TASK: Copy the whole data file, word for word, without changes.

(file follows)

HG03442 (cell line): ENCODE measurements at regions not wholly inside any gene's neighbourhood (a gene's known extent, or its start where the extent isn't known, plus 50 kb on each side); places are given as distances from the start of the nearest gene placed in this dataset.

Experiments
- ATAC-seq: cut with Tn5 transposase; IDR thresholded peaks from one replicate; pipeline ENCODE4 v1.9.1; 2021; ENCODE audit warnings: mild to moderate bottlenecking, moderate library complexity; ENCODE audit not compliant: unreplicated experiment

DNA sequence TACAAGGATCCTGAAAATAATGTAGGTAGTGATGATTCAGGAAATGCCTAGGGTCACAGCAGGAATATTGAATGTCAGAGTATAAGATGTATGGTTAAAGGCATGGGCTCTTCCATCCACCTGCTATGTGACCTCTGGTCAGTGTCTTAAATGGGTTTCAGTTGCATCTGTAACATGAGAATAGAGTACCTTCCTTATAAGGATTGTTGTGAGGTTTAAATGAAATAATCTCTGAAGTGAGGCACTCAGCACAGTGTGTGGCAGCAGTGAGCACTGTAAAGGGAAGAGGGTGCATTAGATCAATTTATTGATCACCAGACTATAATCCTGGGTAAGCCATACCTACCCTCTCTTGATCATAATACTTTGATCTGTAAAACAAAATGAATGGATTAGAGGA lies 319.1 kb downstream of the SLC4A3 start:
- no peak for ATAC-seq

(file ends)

HG03442 (cell line): ENCODE measurements at regions not wholly inside any gene's neighbourhood (a gene's known extent, or its start where the extent isn't known, plus 50 kb on each side); places are given as distances from the start of the nearest gene placed in this dataset.

Experiments
- ATAC-seq: cut with Tn5 transposase; IDR thresholded peaks from one replicate; pipeline ENCODE4 v1.9.1; 2021; ENCODE audit warnings: mild to moderate bottlenecking, moderate library complexity; ENCODE audit not compliant: unreplicated experiment

DNA sequence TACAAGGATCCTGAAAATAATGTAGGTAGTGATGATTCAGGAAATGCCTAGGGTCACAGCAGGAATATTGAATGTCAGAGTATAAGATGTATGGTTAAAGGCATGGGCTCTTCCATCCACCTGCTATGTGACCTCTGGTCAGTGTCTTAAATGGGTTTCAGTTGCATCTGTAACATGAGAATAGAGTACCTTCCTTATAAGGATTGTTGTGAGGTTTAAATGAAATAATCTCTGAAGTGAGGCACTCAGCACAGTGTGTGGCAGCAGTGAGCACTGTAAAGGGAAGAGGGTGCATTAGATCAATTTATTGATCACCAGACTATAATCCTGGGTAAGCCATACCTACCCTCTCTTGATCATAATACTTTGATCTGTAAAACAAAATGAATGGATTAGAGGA lies 319.1 kb downstream of the SLC4A3 start:
- no peak for ATAC-seq